• Table 5-3: Demographics for Pet Ownership, 2006 (U.S. households)
    • Table 5-4: Ownership Indices by Type of Pet: By Adult Age Bracket, 2006 (U.S. households)
    • Table 5-5: Ownership Indices by Type of Pet: By Gender, 2006 (U.S. households)
    • Table 5-6: Ownership Indices by Type of Pet: By Race/Ethnicity, 2006 (U.S. households)
    • Table 5-7: Ownership Indices by Type of Pet: By Household Income Bracket, 2006 (U.S. households)
    • Table 5-8: Ownership Indices by Type of Pet: By Household Size, 2006 (U.S. households)
    • Table 5-9: Demographics for Keeping Pet Dogs, 2006 (U.S. households)
    • Table 5-10: Demographics for Keeping Pet Cats, 2006 (U.S. households)
    • Table 5-11: Demographics for Keeping Pet Fish, 2006 (U.S. households)
    • Table 5-12: Demographics for Keeping Pet Birds, 2006 (U.S. households)
    • Table 5-13: Demographics for Keeping Pet Reptiles, 2006 (U.S. households)
    • Table 5-14: Demographics for Keeping Pet Rabbits or Hamsters, 2006 (U.S. households)
    • Table 5-15: Demographics for Keeping Other Pets, 2006 (U.S. households)

  • Overview of Pet Product Purchasers by Outlet Type
    • 45% Are Supermarket Shoppers
    • Figure 5-2: Pet Food and Supply Purchasing Rates: By Type of Pet and Retail Channel, 2006 (U.S. pet-owning households)
    • Variations by Age Bracket
    • Asians Are Disproportionately Likely to Shop Pet Stores
    • Wealthy Skew for Online, Pet Store Shoppers
    • Table 5-16: Pet Food and Supply Purchasing Rates: By Type of Pet and Retail Channel, 2006 (U.S. households and pet-owning households)
    • Table 5-17: Pet Food and Supply Purchasing Indices by Retail Channel: By Adult Age Bracket, 2006 (U.S. pet-owning households)
    • Table 5-18: Pet Food and Supply Purchasing Indices by Retail Channel: By Gender, 2006 (U.S. pet-owning households)
    • Table 5-19: Pet Food and Supply Purchasing Indices by Retail Channel: By Race/Ethnicity, 2006 (U.S. pet-owning households)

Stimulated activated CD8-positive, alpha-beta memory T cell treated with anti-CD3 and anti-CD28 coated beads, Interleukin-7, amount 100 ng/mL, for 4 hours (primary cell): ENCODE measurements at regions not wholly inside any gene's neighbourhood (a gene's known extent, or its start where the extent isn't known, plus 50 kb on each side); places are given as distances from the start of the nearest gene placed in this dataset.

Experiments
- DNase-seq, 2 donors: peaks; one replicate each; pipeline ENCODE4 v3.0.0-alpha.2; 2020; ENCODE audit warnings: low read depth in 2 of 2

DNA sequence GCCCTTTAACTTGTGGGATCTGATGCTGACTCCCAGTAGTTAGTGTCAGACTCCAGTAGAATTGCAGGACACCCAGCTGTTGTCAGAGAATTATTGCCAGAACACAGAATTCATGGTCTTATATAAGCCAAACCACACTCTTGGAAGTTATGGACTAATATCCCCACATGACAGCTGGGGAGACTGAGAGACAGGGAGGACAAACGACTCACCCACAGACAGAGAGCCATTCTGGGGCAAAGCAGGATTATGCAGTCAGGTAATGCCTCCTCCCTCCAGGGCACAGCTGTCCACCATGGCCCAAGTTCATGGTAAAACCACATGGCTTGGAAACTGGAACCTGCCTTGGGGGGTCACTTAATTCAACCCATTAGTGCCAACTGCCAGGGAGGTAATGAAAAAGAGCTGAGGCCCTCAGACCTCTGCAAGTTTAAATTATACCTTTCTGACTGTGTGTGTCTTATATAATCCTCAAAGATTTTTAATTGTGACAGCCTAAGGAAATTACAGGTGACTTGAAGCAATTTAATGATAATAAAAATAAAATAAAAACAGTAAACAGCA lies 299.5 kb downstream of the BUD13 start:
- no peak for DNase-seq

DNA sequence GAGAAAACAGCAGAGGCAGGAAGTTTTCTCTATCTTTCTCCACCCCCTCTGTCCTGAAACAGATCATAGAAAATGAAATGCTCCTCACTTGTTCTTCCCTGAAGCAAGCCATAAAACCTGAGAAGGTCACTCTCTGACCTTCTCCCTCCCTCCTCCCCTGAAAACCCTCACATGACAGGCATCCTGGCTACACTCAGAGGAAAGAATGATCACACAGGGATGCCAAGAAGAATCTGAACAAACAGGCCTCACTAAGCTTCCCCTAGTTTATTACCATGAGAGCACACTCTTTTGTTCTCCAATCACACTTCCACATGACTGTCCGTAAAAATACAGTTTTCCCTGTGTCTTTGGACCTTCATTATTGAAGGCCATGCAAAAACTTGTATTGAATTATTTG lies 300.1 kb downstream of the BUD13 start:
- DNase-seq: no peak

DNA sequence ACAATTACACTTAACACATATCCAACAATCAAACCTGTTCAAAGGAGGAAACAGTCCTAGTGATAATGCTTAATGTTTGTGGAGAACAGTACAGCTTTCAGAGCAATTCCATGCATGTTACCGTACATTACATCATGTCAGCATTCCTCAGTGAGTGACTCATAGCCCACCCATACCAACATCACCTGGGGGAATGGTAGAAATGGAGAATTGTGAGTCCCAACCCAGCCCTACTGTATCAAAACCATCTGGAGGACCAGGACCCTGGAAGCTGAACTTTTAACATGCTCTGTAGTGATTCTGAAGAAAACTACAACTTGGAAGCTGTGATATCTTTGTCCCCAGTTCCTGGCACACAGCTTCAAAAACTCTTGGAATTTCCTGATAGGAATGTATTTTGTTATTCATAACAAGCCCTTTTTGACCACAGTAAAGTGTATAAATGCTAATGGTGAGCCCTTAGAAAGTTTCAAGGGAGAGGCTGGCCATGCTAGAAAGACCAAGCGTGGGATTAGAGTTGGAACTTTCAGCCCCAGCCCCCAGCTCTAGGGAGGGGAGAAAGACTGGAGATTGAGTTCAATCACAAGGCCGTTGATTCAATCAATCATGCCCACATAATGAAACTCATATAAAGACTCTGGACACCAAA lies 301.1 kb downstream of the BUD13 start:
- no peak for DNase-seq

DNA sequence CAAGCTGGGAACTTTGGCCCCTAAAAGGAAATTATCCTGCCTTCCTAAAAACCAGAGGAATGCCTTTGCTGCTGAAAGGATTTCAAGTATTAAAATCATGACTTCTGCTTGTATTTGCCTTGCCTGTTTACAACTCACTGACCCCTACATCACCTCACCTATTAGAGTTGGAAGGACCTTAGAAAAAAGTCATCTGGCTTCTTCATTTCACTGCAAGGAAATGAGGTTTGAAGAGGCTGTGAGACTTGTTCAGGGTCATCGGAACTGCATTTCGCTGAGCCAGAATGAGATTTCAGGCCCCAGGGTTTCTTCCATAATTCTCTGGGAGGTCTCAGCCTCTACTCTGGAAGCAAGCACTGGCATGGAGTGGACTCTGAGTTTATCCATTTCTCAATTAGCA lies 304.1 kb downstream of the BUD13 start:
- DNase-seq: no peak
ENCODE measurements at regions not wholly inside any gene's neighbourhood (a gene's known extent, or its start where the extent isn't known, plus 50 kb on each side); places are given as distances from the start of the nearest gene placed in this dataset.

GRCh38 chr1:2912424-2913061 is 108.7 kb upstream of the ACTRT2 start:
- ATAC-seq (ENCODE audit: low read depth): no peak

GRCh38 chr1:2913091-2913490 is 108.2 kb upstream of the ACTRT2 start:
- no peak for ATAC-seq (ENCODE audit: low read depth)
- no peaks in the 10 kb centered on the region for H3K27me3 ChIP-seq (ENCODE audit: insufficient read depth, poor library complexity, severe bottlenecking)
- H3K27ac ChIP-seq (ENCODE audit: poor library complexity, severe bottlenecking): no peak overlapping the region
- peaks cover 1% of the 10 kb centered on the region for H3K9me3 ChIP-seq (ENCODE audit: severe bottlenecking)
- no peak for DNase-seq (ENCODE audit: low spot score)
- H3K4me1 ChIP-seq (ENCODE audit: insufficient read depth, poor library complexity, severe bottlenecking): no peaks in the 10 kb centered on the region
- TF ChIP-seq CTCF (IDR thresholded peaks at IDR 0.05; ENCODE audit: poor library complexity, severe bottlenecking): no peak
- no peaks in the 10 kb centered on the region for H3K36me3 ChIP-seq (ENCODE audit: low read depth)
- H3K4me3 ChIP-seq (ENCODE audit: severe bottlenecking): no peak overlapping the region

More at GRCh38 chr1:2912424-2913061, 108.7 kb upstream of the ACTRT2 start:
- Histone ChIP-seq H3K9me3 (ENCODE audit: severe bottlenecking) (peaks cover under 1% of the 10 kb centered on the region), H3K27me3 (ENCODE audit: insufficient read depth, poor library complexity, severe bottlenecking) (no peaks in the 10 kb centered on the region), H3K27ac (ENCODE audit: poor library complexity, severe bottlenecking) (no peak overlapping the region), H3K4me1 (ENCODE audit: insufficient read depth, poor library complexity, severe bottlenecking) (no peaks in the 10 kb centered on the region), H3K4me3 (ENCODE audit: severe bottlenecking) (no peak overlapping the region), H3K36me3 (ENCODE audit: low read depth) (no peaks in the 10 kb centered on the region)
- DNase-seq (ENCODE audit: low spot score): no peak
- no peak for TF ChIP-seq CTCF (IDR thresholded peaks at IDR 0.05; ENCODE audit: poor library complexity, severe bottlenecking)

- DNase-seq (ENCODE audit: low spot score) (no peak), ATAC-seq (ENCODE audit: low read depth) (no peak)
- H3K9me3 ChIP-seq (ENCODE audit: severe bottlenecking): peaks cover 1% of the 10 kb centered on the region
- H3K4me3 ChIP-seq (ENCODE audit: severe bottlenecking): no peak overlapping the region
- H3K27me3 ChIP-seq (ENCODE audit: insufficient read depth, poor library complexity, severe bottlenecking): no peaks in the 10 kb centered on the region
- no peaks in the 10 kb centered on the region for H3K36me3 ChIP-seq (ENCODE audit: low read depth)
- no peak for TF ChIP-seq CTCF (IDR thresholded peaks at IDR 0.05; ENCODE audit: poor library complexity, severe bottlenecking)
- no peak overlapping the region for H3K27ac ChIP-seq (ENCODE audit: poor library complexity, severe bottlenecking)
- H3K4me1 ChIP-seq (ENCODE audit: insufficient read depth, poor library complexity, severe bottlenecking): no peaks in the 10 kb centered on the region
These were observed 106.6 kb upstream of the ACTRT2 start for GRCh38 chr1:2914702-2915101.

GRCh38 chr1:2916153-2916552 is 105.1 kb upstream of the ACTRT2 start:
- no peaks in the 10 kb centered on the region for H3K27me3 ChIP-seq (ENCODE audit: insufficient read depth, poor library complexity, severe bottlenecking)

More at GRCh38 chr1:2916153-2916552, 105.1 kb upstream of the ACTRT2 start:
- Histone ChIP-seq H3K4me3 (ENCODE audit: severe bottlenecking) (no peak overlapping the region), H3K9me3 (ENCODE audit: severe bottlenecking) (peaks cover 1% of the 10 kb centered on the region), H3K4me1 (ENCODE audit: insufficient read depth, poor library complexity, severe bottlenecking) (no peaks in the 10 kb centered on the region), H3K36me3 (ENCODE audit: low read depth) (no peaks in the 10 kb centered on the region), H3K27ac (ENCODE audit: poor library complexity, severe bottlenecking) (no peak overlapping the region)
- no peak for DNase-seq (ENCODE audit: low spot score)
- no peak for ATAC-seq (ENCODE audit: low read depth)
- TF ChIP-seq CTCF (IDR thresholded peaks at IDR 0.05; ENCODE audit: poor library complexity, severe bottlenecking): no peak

• Table 5-20: Pet Food and Supply Purchasing Indices by Retail Channel: By Household Income Bracket, 2006 (U.S. pet-owning households)
    • Table 5-21: Pet Food and Supply Purchasing Indices by Retail Channel: By Household Size, 2006 (U.S. pet-owning households)
    • Table 5-22: Demographics for Purchasing of Pet Food and Supplies at Supermarkets, 2006 (U.S. pet-owning households)
    • Table 5-23: Demographics for Purchasing of Pet Food and Supplies at Pet Stores, 2006 (U.S. pet-owning households)
    • Table 5-24: Demographics for Purchasing of Pet Food and Supplies at Discount Stores, 2006 (U.S. pet-owning households)
    • Table 5-25: Demographics for Purchasing of Pet Food and Online, 2006 (U.S. pet-owning households)

  • Overview of Pet Supply Purchasers by Product Type
    • 72% Purchase Pet Flea/Tick Care Products
    • Figure 5-3: Overview of Household Purchasing Rates for Pet Supplies by Type, 2006 (U.S. households)
    • Table 5-26: Total Number of Households Purchasing Pet Supplies by Type, 2006 (U.S. households)
    • Table 5-27: Household Usage Rates for Pet Supplies by Type of Pet Owned, 2006 (U.S. households)

  • Consumer Focus: Flea- and Tick-Care Products
    • Southeast, Southwest Are Prime Regions
    • Less Affluent Choose Treatment Over Prevention
    • Older Demographic Favors Sergeants
    • Minorities, Larger Households as Top Consumers
    • Table 5-28: Purchasing Indices for Flea/Tick Care Products: By Adult Age Bracket, 2006 (U.S. dog- or cat-owning households)
    • Table 5-29: Purchasing Indices for Flea/Tick Care Products: By Gender, 2006 (U.S. dog- or cat-owning households)
    • Table 5-30: Purchasing Indices for Flea/Tick Care Products: By Race/Ethnicity, 2006 (U.S. dog- or cat-owning households)
    • Table 5-31: Purchasing Indices for Flea/Tick Care Products: By Household Income Bracket, 2006 (U.S. dog- or cat-owning households)
    • Table 5-32: Purchasing Indices for Flea/Tick Care Products: By Household Size, 2006 (U.S. dog- or cat-owning households)
    • Table 5-33: Demographics for Purchasing Flea/Tick Care Products, 2006 (U.S. dog or cat-owning households)